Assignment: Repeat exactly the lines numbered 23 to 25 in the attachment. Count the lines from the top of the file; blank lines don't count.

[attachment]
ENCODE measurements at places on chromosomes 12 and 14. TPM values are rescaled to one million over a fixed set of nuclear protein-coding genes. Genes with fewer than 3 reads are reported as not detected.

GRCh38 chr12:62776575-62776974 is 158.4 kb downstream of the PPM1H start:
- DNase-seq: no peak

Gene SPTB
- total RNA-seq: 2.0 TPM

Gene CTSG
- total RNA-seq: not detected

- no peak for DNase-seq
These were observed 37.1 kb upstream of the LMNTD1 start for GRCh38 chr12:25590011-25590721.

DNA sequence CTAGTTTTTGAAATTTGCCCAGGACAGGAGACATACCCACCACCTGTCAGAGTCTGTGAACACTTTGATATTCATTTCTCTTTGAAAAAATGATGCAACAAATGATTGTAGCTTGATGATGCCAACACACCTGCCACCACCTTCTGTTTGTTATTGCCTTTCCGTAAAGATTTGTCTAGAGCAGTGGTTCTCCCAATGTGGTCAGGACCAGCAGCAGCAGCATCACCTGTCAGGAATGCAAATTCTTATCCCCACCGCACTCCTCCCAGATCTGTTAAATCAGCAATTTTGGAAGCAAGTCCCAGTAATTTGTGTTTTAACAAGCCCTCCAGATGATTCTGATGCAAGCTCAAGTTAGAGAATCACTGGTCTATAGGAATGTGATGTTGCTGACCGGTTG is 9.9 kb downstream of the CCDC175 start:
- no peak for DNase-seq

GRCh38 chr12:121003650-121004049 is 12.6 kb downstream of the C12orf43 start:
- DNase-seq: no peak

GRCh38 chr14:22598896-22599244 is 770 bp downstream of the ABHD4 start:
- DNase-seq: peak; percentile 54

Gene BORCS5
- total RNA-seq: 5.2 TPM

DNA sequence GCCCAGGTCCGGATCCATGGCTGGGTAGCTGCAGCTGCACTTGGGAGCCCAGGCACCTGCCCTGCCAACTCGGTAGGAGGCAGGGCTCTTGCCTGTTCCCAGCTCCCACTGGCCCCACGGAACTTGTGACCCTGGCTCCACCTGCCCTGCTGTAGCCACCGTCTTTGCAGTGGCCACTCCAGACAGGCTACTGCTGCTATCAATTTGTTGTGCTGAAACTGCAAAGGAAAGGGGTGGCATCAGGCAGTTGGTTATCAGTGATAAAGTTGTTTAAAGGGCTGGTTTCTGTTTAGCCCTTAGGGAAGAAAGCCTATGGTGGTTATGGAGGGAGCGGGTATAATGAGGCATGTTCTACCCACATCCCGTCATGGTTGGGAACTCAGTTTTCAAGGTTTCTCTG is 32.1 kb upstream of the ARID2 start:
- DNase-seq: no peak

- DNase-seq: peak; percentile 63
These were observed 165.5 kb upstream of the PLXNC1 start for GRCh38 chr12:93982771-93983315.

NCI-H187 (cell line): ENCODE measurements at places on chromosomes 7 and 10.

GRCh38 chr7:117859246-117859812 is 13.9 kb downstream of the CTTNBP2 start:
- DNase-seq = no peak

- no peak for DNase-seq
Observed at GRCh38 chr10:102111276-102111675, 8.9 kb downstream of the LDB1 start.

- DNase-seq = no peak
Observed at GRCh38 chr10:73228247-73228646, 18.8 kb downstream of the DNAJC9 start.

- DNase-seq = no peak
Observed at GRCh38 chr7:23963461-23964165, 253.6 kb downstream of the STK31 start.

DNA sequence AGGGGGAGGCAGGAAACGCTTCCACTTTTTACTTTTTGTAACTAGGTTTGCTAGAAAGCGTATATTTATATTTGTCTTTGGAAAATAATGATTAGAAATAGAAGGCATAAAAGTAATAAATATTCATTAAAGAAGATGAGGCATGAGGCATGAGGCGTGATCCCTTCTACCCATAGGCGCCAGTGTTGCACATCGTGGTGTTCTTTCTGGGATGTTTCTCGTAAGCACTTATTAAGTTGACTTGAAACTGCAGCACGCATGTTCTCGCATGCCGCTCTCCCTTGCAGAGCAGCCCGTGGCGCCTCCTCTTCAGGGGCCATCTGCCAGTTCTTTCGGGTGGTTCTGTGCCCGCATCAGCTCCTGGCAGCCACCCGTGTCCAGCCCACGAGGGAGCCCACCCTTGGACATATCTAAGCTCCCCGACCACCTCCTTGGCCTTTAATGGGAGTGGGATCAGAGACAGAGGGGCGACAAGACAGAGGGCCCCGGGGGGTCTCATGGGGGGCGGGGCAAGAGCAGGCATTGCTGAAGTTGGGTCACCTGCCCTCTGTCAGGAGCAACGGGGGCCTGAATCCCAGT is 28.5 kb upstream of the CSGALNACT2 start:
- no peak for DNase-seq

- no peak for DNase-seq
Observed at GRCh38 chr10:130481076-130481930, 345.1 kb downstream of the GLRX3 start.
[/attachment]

GRCh38 chr7:117859246-117859812 is 13.9 kb downstream of the CTTNBP2 start:
- DNase-seq = no peak

- no peak for DNase-seq